- Address72 lieu-dit Goffre, 33350 Gardegan-et-Tourtirac, France
The Mourgue d’Algue family has had a big say in the growth of golf within France. Gaëtan established the Trophée Lancôme in 1970 and ran it at Golf de Saint-Nom-la-Bretèche for more than 30 years.
He also published the biennial Peugeot Golf Guide book, listing the top 1000 golf courses in Europe, before expanding the coverage in 2010 with the production of the Rolex World’s Top 1000 Golf Courses book.
Gaëtan and his son André spent time a great deal of time searching for a suitable property that could be developed for golf and they eventually acquired a 250-acre estate close to Saint Emilion, a UNESCO World Heritage site in the wine producing countryside near Bordeaux.
Once the required planning permits had been obtained, Tom Doak was called in to design his first 18-hole layout in Continental Europe and he wasted no time draping the course across a gently rolling landscape in his own minimalistic style, with fairways routed in a simple out and back fashion.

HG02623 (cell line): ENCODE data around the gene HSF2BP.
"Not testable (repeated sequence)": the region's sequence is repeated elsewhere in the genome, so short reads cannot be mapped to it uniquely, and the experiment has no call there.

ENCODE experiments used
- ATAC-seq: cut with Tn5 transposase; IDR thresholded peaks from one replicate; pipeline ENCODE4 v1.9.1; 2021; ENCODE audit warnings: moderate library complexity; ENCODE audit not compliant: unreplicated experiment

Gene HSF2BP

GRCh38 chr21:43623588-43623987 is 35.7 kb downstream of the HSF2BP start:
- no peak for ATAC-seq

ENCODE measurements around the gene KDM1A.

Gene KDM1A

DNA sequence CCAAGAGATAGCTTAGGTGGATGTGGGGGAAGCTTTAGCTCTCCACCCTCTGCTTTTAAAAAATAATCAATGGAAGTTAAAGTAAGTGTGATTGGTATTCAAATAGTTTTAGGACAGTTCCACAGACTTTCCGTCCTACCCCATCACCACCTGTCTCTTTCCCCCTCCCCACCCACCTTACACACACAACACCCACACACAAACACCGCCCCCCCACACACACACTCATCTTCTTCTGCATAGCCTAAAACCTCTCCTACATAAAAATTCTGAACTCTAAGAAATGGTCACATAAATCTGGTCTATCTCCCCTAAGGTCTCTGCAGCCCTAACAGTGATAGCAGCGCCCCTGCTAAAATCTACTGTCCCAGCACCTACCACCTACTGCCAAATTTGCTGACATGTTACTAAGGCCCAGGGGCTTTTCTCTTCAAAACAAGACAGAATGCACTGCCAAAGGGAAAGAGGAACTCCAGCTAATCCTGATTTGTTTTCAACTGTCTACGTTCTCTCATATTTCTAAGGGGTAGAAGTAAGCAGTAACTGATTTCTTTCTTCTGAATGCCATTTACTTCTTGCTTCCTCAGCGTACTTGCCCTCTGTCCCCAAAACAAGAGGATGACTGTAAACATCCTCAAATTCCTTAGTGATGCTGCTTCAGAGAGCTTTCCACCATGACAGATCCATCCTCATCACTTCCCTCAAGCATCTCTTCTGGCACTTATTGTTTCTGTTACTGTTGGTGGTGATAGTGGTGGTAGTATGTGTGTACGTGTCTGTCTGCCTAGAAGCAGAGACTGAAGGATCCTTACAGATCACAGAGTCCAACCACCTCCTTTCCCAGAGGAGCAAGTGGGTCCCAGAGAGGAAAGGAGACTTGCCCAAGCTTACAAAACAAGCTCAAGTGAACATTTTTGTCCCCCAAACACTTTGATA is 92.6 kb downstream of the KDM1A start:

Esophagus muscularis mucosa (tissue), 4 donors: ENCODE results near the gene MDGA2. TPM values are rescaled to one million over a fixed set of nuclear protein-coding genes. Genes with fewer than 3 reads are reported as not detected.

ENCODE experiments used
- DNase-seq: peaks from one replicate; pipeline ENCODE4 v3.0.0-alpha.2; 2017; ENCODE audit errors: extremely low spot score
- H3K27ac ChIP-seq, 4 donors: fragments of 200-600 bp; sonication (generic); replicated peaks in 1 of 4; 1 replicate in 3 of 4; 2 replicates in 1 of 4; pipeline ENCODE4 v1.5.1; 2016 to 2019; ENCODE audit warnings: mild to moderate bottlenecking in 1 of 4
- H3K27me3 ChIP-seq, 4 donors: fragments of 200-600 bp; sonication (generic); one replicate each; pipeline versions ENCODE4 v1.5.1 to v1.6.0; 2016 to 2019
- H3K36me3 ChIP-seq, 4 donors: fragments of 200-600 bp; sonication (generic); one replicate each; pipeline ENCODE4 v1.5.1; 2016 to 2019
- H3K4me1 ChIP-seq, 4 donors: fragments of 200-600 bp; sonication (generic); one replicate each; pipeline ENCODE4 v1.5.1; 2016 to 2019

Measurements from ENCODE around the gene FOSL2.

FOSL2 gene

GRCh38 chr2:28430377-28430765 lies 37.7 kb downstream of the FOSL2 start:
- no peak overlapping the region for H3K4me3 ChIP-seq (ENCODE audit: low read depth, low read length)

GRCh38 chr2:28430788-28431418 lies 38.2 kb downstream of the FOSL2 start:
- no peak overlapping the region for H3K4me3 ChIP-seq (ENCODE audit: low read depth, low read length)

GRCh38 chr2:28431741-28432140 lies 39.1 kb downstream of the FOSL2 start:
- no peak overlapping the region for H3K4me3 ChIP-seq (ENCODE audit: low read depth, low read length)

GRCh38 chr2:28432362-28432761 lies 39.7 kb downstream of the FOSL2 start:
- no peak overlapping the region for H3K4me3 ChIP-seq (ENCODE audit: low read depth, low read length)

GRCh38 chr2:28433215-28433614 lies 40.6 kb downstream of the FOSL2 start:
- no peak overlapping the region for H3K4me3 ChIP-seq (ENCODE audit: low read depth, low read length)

Feature holes include short par fours at holes 2, 7 and 8 and the 194-metre par three 9th, where the green sits behind a lake. The inward half plays almost 300 metres longer than the front nine as it contains three par fives, two of which are played back-to-back at the 15th and 16th.
Some apartments have been built in a small hamlet close to the clubhouse and these are available for golfers who choose to stay and play. Ideally located, with views out across the course and the surrounding vineyards, this accommodation allows visitors the opportunity to remain on site for a relaxing break in a beautiful setting.
Leave a Review
This course has not been reviewed.
If you have played this course, consider .
Thanks for the review
Your review has been successfully submitted and will be reviewed for approval.
You’ve already submitted a review for this course.
Please Sign In
Please sign in before submitting a review.Sign In
Course ArchitectView All
Tom Doak studied Landscape Architecture at Cornell University where he won a scholarship to travel to the British Isles, he then spent seven months on the road, literally living on the links.